- Category: Volume 86 (Fall 2014 - Spring 2015)
- Published: 03 December 2014
- Written by VICTORIA KEENAN | FEATURES EDITOR
College marks independence in every student’s life. No matter what college they go to, or how far away they are, when a student lives away from home, a whole new chapter of their life opens. It is up to the students to feed themselves, get their work done, and figure out how to keep all aspects of their lives organized. This is usually easier said than done, and it turns out, many students rely on their parents still, no matter how far away they may be.
When I was younger, my mom forced me into doing my own laundry and cleaning. At the time, I dreaded it and acted like washing my own dirty clothes was an act of torture. Once I got to school and learned I was one of the few people that actually knew how to work a washing machine, I was more than thankful.
I don’t think I deserve any kind of award for this, but at least I didn’t have to rely on my mom for clean underwear. It gave me some kind of independence, the kind that many students I met didn’t quite have yet.
But don’t let that fool you, while I may have skills in cleaning, I lack in cooking. Sure, I can microwave a meal for myself. I can boil water and cook up some pasta. I can even put things in the oven and wait for the beep indicating my food is done. But that’s about as far as that goes.
My mom has made countless meals and has tried to show me countless times how to put them together. But for some reason, seasoning and preparing and heating just don’t add up in my head. I have no idea when meat is fully cooked through, and whenever I do end up making some sort of dinner, I basically fear for my life that I am eating raw food.
Now, I’ve watched enough Food Network in my time to have picked all these things up. But for some reason, I’m still waiting for everything to click. I still don’t know how to tell if something has gone bad or if something is still edible and I have sent endless amount of picture texts to my mom saying “Does this still look okay?” “Is this still good?” I can’t be the only one. Right…?
The point I’m making here is that as independent as a college students may think they are, many of us still rely on our parents, whether it be financially (which most of us do), emotionally (everyone needs a text from a parent cheering you up once in awhile), or just to check if the food you’re making won’t kill you.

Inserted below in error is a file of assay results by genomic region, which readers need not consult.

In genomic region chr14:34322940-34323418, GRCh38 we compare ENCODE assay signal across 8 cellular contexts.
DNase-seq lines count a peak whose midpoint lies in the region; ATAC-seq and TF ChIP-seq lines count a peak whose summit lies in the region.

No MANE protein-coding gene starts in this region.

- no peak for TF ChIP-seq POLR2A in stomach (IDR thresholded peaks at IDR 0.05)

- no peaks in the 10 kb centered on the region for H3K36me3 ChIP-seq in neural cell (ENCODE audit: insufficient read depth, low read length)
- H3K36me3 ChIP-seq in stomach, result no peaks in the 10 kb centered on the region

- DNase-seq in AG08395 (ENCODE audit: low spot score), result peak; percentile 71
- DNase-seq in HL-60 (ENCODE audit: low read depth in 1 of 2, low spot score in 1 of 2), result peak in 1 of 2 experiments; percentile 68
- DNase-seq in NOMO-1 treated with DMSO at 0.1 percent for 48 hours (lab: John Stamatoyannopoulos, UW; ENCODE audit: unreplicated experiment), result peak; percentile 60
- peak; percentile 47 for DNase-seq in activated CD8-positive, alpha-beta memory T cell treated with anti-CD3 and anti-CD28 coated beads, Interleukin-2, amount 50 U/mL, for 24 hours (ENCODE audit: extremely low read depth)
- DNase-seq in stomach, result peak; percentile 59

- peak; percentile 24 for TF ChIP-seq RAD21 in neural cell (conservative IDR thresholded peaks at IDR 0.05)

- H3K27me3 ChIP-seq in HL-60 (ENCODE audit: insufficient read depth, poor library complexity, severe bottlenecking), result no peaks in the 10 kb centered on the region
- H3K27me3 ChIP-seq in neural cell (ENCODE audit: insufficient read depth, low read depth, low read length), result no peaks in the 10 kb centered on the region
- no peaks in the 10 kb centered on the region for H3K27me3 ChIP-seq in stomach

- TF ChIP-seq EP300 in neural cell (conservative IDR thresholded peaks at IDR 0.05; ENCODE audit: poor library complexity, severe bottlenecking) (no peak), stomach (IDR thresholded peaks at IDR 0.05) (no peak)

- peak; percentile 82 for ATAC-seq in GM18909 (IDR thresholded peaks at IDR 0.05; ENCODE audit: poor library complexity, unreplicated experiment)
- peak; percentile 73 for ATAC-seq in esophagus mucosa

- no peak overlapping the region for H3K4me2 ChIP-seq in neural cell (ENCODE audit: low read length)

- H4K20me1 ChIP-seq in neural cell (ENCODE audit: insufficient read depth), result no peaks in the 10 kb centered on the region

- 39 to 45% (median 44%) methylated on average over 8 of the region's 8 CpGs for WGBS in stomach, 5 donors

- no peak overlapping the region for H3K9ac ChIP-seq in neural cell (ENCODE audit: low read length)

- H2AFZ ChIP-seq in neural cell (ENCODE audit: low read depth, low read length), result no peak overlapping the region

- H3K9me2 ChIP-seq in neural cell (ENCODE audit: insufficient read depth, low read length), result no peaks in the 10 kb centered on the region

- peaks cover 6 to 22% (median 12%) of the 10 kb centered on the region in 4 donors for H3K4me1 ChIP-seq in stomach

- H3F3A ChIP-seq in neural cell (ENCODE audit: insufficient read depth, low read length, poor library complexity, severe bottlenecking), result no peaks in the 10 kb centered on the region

Katlyn Jones, a senior English and education major said, “I think I’ve gotten closer to my parents since leaving for college. I was really sheltered growing up, and college has kind of forced my parents to allow me to become my own person.”
Jones continued, “Over time, my parents adjusted to seeing me as an adult and having the ability to take care of myself, even though I still rely on them for emotional support sometimes. They’re definitely always there for me, even when I don’t realize that I need them.”
Keri Mullin, a senior accounting major agreed. “Relationships seem to get better because your parents aren’t constantly nagging you about doing your work, where you’re going, or who you’re hanging out with,” said Mullin.
Mullin continued, “Students then appreciate their parents when they realize how on their own they really are in college. Students then seem to become more dependent on their parents for necessities or just a little taste of home when times get tough.”
Independence isn’t an uncommon trait at this age. Many students have jobs and make their own money. Many live away from home for months, and some have even moved out of their parents homes for good. That isn’t the case from most college students though, many of us are still getting our bills paid and still happy to head back to our parents homes during breaks. Yet even the most independent of students can appreciate a “good luck!” or “I love you!” text from their moms or dads.
So, perhaps not everyone is like me, who needs to text my mom to confirm what I can mix with cough medicine so I don’t overdose myself when I have a cold. But next time you have a question that only your parents can answer, know that you probably aren’t as independent as you may think. It’s okay, you’re not the only one.
IMAGE TAKEN from collegeworks.com